manna4ang
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manna4ang,
User Rank: Apprentice
12/2/2013 | 12:38:18 PM
Insurance Benefits & Contractors
I was a full-time art teacher with a salary was on the higher end of the teacher payscale. It provided me with insurance, paid time off and paid summer and spring breaks. Loved it! However, moving to New York, I quickly realized that in order to maintain a lifestyle that I wanted, I needed to explore my career options, in order to increase my income. I transferred my skills over into the IT world. The move had it's pros & cons. Pro - I doubled my salary, Con - I lost of my benefits. If I take off from work, I don't have PTO, however, I can save enough to miss from work. The thing that I miss the most are the health & dental benefits. To acquire this privately in NY you're looking at $3K a month for a premium. This is quite a chunk. So, I definitely agree with this article, you must weigh your options. I think this was still the best option. But here is a great site for consultants to look into for insurance. I'm going to check it out and will repost when I get more info. 

The Freelancers Union is more than 80,000 in New York with more than 150,000 nationwide. This includes the consultants, independent contractors, temps, part-timers, contingent employees and the self-employed that make up one-third of the American workforce. Because they are employed in nontraditional arrangements, these independent workers do not have access to employer-based health care insurance. Therefore, Working Today, a 501(c)3 nonprofit organization, launched Freelancers Union in 2001. Freelancers Union has created a portable benefits delivery system, linking benefits to individuals rather than to employers, so independent workers can maintain benefits as they move from job to job and project to project.

In addition to providing a somewhat flexible safety net in the form of portable benefits, the organization tries to increase the visibility of independent workers, bringing issues that concern freelancers to the attention of media and policy makers. Freelancers Union also provides its members with online tools, business management information, networking opportunities, group discount terms with various vendors or partners, and other assistance in working successfully as independents. Membership is free of charge, as is members' access to the Union's meetings, tools and basic information. Members pay fees for certain events, seminars and other services, as well as premiums if they elect to buy health insurance through the Union.

 

https://www.freelancersunion.org/benefits/

Thanks Deron for posting this! What are you comments?
kevmacr1
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kevmacr1,
User Rank: Apprentice
12/3/2013 | 9:25:04 AM
Consultant vs Temp
Great post. I think the decision also hinges on the type of consultant you are. Some "consultants" are merely temporary contractors doing normal everyday tasks. Long term, consulting is of little benefit to these individuals and could be detrimental to their careers.

Conversely, true consultants have highly coveted skills and are expected to use those skills to provide solutions to their clients. As such, they have already made a career of doing so. Any fulltime position short of management could wear quickly on these individuals.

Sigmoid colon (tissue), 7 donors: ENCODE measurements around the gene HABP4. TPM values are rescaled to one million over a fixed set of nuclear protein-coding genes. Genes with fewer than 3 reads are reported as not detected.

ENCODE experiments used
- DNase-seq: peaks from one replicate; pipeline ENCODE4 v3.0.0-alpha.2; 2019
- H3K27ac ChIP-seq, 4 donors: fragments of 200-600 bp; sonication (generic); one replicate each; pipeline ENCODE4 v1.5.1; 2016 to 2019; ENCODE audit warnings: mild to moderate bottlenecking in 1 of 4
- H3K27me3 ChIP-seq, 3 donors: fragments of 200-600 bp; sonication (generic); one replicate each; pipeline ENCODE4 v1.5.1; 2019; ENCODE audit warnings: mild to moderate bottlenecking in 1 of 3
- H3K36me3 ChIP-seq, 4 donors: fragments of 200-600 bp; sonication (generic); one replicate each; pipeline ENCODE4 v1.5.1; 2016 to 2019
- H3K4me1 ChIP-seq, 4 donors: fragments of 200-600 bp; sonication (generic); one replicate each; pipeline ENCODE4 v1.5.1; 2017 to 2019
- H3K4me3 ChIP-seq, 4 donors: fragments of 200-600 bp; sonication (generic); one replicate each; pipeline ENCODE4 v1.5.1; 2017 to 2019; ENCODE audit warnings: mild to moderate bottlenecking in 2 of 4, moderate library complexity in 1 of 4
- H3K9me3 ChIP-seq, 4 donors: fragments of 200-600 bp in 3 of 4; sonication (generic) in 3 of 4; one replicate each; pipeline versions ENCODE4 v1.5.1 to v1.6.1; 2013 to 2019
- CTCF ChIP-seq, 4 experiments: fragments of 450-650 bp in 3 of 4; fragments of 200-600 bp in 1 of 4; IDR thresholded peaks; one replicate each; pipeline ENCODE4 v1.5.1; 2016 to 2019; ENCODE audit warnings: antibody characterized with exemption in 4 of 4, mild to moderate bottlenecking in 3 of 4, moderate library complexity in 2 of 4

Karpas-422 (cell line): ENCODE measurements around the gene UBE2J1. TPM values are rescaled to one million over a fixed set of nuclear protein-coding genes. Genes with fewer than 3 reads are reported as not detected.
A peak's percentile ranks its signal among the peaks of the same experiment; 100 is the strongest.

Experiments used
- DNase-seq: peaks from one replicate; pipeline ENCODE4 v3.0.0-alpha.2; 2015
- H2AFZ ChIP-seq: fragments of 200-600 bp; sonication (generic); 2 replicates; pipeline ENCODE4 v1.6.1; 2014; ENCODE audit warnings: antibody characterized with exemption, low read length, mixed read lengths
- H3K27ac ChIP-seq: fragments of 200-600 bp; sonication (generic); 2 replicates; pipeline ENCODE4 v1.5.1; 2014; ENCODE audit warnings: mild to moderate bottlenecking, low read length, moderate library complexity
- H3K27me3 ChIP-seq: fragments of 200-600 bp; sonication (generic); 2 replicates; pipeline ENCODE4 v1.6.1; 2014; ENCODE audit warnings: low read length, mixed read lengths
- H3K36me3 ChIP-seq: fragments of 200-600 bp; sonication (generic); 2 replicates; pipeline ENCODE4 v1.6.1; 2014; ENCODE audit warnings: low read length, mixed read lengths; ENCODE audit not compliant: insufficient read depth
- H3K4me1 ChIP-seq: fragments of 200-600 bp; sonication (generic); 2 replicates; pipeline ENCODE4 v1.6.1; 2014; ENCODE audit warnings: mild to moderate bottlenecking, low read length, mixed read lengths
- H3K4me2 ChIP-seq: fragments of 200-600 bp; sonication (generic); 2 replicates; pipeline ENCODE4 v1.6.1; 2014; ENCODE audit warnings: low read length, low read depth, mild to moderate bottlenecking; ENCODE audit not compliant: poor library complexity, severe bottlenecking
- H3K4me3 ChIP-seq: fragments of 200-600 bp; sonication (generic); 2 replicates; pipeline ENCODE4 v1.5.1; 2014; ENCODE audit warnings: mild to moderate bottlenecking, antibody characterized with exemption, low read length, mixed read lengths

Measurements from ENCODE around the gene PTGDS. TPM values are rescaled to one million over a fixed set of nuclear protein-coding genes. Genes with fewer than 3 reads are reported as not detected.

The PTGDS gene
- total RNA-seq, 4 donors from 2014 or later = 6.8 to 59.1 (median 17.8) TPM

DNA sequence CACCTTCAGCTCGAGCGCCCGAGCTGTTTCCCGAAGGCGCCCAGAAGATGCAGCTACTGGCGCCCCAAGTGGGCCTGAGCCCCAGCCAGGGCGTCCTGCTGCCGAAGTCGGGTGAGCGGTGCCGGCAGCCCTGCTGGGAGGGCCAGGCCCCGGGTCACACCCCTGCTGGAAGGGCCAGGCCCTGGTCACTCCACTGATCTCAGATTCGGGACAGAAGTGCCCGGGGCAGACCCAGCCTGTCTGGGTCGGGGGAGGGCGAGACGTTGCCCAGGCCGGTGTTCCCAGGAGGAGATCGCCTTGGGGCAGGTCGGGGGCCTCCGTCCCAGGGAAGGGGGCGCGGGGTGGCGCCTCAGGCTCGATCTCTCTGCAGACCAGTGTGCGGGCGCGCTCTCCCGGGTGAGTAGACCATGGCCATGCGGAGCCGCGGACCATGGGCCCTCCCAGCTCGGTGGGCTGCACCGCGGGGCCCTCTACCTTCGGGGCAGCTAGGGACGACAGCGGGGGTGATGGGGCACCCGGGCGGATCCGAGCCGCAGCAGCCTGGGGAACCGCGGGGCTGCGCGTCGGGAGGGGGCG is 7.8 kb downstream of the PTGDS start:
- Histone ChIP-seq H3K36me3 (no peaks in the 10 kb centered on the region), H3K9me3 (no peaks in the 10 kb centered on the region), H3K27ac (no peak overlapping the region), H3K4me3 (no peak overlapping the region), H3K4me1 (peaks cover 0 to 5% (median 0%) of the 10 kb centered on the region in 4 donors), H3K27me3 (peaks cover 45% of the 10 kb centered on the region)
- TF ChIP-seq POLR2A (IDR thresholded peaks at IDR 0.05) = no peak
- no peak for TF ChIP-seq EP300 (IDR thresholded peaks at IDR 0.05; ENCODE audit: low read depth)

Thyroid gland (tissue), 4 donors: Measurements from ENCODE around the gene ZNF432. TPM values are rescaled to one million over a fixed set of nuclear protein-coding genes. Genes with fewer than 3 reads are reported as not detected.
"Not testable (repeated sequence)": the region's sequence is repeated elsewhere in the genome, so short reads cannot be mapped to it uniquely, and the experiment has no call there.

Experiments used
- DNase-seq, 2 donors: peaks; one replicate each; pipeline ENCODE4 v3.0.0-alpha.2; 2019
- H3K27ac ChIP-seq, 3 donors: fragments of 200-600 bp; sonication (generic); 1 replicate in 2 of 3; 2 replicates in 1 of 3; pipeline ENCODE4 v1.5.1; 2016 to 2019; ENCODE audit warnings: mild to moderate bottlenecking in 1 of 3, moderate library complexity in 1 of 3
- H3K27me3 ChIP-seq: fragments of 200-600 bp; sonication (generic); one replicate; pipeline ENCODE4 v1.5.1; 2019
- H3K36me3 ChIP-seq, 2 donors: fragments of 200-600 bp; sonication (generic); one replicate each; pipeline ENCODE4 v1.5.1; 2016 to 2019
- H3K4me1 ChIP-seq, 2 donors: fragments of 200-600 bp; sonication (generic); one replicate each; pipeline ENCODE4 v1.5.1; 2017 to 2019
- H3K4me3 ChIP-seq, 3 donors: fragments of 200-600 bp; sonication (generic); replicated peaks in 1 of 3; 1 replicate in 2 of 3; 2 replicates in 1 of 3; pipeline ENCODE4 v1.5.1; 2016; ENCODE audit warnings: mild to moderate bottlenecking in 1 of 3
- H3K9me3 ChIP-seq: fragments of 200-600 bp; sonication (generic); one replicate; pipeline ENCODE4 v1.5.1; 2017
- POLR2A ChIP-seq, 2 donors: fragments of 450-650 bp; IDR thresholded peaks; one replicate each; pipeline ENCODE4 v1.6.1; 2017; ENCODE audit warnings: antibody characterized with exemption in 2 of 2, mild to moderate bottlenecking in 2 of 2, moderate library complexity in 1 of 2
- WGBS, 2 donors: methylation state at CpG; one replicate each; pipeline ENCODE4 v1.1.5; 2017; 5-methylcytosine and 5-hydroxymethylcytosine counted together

Deron Lespoir
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Deron Lespoir,
User Rank: Apprentice
12/3/2013 | 11:58:02 AM
Re: Consultant vs Temp
Kevmacr1: Very good point. Consultants vary greatly. The line can be blurry even within the industry, among recruiters and consultants. I have found the distinction is even more important for the client. Clients who want consultants that are highly experienced and committed to the organizations success recognize the value and will pay for the right people to be in the right positions.  Clients who choose less experienced folks pay less upfront but end up paying more down the road when the project goes awry. I've seen this happen time and time again. With IT projects, proper leadership is everything. It is important to put the right people in the right roles whether consultant or temp.
proberts551
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proberts551,
User Rank: Strategist
12/10/2013 | 4:45:38 PM
Consulting Nitch
I currently work contract at a major corporation through an agency. I got hired to install & maintain computers. Not quite.   I found my role expanded quickly as I discovered the needs of the department. The department hired me.

 The Standard company support people are young, inexperienced contactors and did not have the experience to meet the needs of the department, and I.T. has slashed to the bone, getting rid of experience guys that used to do my job as full time employees.

The supervisor cut me loose and said, take good care of us, and gives minimal direction of my duties.   Having been in I.T. 25 years I  know what needs to be done.

I serve Multiple roles from a Network Guy Troubleshooting Corproate issues (To get them fixed) Systems integrator, procurement person, helpdesk, project manager, asset manager, Sharepoint list Admin and More.  I do not Qualify as the Title Systems Administrator / Database Adminstrator on paper, not sure where I fit in. I make less than half the wage of either, but have security where I am. (Muliple year no end contract)  

After being here several years, I really miss the paid vacation time, holidays paid, sick leave, and other benefits.  The economy is too scary to make a move right now.  Bottom line is If you are a contract agency, or work as feelance,  you make big bucks.  If you are the Contract person working for agency, much lower bucks.